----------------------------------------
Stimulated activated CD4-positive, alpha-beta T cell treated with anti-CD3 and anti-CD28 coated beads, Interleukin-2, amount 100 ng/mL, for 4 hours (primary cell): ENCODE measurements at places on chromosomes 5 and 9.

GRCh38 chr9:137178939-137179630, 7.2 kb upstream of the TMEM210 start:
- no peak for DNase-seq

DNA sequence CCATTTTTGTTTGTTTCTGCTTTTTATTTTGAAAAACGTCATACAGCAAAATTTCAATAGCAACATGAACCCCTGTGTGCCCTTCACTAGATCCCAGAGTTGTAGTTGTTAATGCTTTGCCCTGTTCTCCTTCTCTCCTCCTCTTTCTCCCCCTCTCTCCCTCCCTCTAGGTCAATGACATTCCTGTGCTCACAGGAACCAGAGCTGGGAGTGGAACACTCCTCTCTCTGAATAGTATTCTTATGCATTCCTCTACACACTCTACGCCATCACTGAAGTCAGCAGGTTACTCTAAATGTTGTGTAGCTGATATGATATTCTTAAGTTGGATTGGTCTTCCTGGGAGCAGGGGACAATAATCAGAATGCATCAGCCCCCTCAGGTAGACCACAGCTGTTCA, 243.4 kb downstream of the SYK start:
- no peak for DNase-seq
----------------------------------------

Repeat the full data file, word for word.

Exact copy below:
Stimulated activated CD4-positive, alpha-beta T cell treated with anti-CD3 and anti-CD28 coated beads, Interleukin-2, amount 100 ng/mL, for 4 hours (primary cell): ENCODE measurements at places on chromosomes 5 and 9.

GRCh38 chr9:137178939-137179630, 7.2 kb upstream of the TMEM210 start:
- no peak for DNase-seq

DNA sequence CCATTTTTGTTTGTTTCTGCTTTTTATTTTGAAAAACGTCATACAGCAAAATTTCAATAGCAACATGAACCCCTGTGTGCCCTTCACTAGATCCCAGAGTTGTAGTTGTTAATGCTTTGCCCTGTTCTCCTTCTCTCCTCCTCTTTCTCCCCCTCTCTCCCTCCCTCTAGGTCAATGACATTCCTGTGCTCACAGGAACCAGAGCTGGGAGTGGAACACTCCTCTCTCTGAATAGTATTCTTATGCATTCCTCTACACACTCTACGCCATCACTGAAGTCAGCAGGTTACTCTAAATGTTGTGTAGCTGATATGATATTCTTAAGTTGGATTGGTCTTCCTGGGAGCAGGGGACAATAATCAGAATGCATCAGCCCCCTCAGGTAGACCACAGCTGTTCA, 243.4 kb downstream of the SYK start:
- no peak for DNase-seq